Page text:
Ready, Set, Go!

 

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“A body at rest tends to stay at rest unless acted on by an outside force.”

Sir Issac Newton

 

Newton’s first law of inertia might explain why getting started is often the hardest part for those of us with ADHD. You might have noticed that when you are at rest it takes a lot to get you moving. Getting started is especially difficult if the task is hard, boring, repetitive, unrewarding and perhaps a little challenging. I believe that those of us with ADHD are more familiar with inertia than most folks.

Try to notice how inertia plays a role in your life.

  • Do you struggle to get yourself out of bed in the morning? Inertia.
  • Can’t begin to write that report that was due last week? Inertia.
  • Feel not just stuck but glued to the couch? Inertia.
  • Can’t bring yourself to clean up your mess? Inertia.
  • Are you late to everything? Even the things you want to be on time to? Inertia.

Now try to figure out what kind of outside force you need to help you to get moving. The same things might not work for everybody. If you have untreated depression or anxiety you need to address those conditions first. However, if you have the garden variety of executive functioning deficits these outside forces might work for you and are worth a try.

  • Use mantras: Say “ready, steady, go” outloud, or try “feet on the floor” for getting out of bed.
  • Create a plan and write it down in Big, Bold Letters. Keep your plan in sight.
  • Set reminders and alarms on your phone.
  • Use a timer to remind you to get started.
  • Ignore the negative chatter in your brain and encourage yourself with positive self-talk.
  • Work with a coach to keep you focused on your goals.
  • Encourage yourself: Tell yourself that you can do it.

Whatever you are trying to accomplish you will need to take the first step again and again. Getting started may always be difficult for you and taking that first step might require using outside forces or strategies that support you.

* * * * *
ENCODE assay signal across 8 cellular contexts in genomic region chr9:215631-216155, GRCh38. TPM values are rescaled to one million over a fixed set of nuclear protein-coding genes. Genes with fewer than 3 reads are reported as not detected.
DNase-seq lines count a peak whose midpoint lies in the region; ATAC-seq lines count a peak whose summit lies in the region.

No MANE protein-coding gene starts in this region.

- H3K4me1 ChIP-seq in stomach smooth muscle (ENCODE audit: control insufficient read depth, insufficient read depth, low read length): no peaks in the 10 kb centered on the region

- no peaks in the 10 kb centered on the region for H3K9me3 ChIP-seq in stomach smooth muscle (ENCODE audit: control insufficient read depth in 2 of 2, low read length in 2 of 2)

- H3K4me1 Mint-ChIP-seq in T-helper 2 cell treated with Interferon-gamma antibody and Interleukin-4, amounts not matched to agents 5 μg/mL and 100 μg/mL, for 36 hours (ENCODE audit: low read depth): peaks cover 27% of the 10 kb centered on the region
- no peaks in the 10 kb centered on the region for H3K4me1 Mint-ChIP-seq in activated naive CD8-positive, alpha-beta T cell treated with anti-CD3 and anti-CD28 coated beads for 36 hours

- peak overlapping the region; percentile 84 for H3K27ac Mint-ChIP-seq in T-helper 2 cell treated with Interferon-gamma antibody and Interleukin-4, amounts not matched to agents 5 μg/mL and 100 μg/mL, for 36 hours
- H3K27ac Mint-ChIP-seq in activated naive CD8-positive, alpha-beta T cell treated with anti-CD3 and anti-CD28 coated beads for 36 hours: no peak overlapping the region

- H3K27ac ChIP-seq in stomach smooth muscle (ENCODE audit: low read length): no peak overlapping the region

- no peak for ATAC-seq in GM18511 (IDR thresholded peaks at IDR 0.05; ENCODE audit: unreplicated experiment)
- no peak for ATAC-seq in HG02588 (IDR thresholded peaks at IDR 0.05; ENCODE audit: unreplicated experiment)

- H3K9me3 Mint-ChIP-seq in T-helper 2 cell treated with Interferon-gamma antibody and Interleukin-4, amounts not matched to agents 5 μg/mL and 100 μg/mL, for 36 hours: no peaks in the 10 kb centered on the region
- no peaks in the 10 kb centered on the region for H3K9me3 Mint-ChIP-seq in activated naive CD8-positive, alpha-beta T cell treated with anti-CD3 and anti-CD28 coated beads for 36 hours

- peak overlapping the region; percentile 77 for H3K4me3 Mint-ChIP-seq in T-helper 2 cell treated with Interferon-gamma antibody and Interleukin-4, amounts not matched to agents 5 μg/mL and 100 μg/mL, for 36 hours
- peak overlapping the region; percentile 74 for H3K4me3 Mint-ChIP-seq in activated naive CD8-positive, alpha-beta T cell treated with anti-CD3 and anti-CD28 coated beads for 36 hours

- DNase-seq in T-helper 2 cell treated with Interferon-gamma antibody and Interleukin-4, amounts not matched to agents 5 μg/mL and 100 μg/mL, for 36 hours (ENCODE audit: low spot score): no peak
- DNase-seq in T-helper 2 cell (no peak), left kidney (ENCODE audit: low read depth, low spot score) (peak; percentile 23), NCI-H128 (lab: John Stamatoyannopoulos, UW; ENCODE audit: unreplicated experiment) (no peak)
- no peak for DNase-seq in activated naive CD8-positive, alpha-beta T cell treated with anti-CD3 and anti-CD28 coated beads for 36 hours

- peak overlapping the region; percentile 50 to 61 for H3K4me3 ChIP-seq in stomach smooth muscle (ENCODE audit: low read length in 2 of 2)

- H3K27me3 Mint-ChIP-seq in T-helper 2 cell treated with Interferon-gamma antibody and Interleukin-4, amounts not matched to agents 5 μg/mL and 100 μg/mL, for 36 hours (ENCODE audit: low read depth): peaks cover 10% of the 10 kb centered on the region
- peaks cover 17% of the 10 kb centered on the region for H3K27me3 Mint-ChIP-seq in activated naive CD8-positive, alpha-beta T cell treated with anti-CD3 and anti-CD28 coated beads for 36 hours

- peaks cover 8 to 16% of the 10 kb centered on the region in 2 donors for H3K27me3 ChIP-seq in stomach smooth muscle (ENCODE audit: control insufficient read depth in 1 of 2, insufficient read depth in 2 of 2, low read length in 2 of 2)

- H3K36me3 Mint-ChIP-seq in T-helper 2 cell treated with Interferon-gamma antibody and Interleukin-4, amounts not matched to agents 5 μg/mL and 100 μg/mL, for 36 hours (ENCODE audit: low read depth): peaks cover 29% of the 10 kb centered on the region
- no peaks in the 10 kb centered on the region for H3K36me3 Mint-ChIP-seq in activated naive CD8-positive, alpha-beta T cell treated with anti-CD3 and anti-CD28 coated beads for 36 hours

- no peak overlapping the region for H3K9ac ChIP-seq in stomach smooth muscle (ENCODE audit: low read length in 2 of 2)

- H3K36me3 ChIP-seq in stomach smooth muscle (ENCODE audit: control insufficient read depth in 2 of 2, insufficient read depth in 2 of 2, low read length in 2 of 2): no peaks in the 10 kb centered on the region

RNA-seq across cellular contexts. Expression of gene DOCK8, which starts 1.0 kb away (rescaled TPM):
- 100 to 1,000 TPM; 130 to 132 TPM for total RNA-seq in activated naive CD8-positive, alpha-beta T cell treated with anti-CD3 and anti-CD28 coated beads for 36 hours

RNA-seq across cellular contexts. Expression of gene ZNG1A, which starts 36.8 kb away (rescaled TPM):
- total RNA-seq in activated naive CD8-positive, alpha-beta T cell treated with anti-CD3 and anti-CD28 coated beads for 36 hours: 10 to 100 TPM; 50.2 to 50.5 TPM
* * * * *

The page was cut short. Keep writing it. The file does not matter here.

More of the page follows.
Kathy Sussell is an ADHD coach who works with teens, college students and adults with ADHD. Kathy helps them with time management, planning and prioritizing, initiating and finishing tasks, organizing paper and objects and other life skills. Kathy is the co-author of, Managing Your ADHD: Tips and Solutions from A-Z. She is the organizer of the ADHD Women’s Meetup Group that meets every month in NYC. For more information visit her website: www.bravolifecoaching.com or email Kathy at kathy@bravolifecoaching.com

It’s Never Too Late

 

Many years ago I was in a Barnes and Noble bookstore when I saw a card with a quote by George Eliot. The quote read,”It is never too late to become what you might have been.” I bought the card, took it home and put it on my fridge and looked at it every day.

I’d been thinking about going back to school to complete my degree but I had been telling myself I was too old, I had been out of school for too long, and I was too busy. Then I would read those words, “It is never too late …” and I felt encouraged to try.

If it weren’t for that card, with those words I doubt I would have gone back to school, completed my degree, gone on to study life coaching and find ADHD coaching, the work I love to do.

Going back to school was hard. I remember sitting in a Forensic Psychology class that met on Friday nights from six to nine pm. I was working full time and had a husband, young kids and assorted cats and dogs at home. It was the end of a very long week. I had been awake and on the go since five am, and I was feeling exhausted. Repeating, “It’s never too late” in my mind kept me going and made me feel brave.

Words are very powerful. They can inspire you to keep going or keep you from doing the things that you planned to do.

Think about the times when you wanted to make a change but your negative self-talk told you it would be too hard, too boring or too scary. Having a quote that inspires you will allow you to challenge those thoughts and move forward.

If you have a favorite quote that inspires you, write it down and keep it where you can see it. If you don’t have a favorite quote it’s never too late to find one. Read your quote aloud to yourself as many times as it takes for you to memorize it. Let your quote serve as a reminder for what you want to accomplish. Words are powerful. If you give inspiring thoughts a prominent place in your internal and external world they will move you forward and encourage and support you as you work toward your goals.

Kathy Sussell is an ADHD coach who works with teens, college students and adults with ADHD. Kathy helps them with time management, planning and prioritizing, initiating and finishing tasks, organizing paper and objects and other life skills. Kathy is the co-author of, Managing Your ADHD: Tips and Solutions from A-Z. She is the organizer of the ADHD Women’s Meetup Group that meets every month in NYC. For more information visit her website: www.bravolifecoaching.com or email Kathy at kathy@bravolifecoaching.com

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